• Shakespeare, excellent points, thank you! Part of me still loves doing them, but part of me is just tapped out, you know?

      Tawna

  3. I say if you have the time, go for it, but if you’re doing it for everyone else and it’s no longer fun, what’s the point? And if you stop, you can take a hiatus, then have a “comeback” next year if you feel up to it and everyone will rejoice that the custom cards have continued.

    Ok… third option (did I give two before?) is that you draw stick figures, photoshop the families heads on and VOILA! Done. Likely an hour to do the job instead of the several hours to do the other work and the masses are somewhat happy.

    Basically, my advice, if I’m giving any at all here, is go with your gut and heart. Do the things you love and if you can’t get something done because you’re heart isn’t in it, then the gripers will gripe and the people who really love you will forgive you and move on. The holiday IS about giving, but if you give so much of yourself that you begin to hate it, then you’re not being fair to yourself. And your loved ones, friends and family alike, are not being fair either. PLAY FAIR PPL!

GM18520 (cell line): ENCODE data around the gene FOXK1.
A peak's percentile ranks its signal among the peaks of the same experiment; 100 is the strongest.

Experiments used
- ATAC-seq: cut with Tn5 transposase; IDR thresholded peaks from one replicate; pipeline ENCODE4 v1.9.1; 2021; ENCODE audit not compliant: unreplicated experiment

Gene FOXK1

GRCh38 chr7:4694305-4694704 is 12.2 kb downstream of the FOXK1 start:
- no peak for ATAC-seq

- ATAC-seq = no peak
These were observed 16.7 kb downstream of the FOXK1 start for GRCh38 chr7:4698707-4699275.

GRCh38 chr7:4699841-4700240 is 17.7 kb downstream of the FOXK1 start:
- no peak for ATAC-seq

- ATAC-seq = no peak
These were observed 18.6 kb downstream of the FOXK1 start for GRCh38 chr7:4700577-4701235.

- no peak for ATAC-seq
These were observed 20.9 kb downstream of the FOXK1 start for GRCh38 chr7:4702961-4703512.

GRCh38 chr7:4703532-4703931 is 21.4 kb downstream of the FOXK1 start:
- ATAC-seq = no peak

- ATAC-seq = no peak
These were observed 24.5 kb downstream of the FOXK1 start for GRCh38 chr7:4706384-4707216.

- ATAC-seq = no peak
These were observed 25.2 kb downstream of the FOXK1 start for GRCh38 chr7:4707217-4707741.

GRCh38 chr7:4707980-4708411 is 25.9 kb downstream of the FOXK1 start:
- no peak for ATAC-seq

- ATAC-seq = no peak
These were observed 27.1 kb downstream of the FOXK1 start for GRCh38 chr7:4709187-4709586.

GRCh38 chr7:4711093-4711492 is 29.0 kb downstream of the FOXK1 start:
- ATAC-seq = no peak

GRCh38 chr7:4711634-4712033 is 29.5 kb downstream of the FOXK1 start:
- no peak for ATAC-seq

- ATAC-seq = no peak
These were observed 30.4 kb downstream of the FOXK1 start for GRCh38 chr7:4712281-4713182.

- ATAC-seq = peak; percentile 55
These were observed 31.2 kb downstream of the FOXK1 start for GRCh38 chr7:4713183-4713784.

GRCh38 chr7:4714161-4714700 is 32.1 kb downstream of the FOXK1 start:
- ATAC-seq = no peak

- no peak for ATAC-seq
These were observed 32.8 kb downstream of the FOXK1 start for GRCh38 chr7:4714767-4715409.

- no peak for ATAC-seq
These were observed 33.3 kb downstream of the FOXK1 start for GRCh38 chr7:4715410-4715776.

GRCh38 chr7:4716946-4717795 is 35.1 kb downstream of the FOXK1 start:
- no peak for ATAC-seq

Interesting comments tho..

    • The Grinch’s assistant, I kinda like your stick figure idea! Still requires shooting the photos and doing a bit of Photoshop work, but maybe not as much. Thanks!

      Tawna

  4. If you can’t think of anything – consider joining rubber chicken cards. They have hysterical animated ecards. I think (not sure though) that some of their cards are printable. You might want to make sure before you join.

    Love all the previous cards!

    • JudyL, thanks for the tip! I’ve never heard of rubber chicken cards, but I’ll have to check it out.

      Tawna

  5. I used to make CDs (when there were such things) every year for Christmas. And bookmarks. And after a few years I realized it was TOO MUCH WORK.

    Fewer people than I expected complained. I don’t know whether that makes me sad or relieved.

    • Eleanor, good point! I wonder how many people would really notice if I just didn’t do it?

      Tawna

  6. Those are great. Does your husband use Botox – his skin is so smooth, not a line on his face! 🙂 And is he Pythagoras or Ozzie or Matt the Cat? I’ve had Christmas card years and dry spells. It’s nearly impossible to get my 3 girls to look at the camera together – let alone smile – so digitial photog has been a huge help. Not sure if this year will bring a card…. Maybe just a holiday eggblog?

    • Kim, Pythagoras is the name I use for my husband on my blog. He has a career that’s not quite on the same wavelength as a romance author with a fondness for risque humor, so I try to shield him from me as much as possible 🙂

      Tawna

  7. When you think about it, lots of things probably urinated on the original nativity scene. Donkeys, camels, the Baby Jesus…there’s worse sins out there. Like, apparently, switching to store-bought cards. And here I was feeling cranky about just hand-writing a note on each of mine.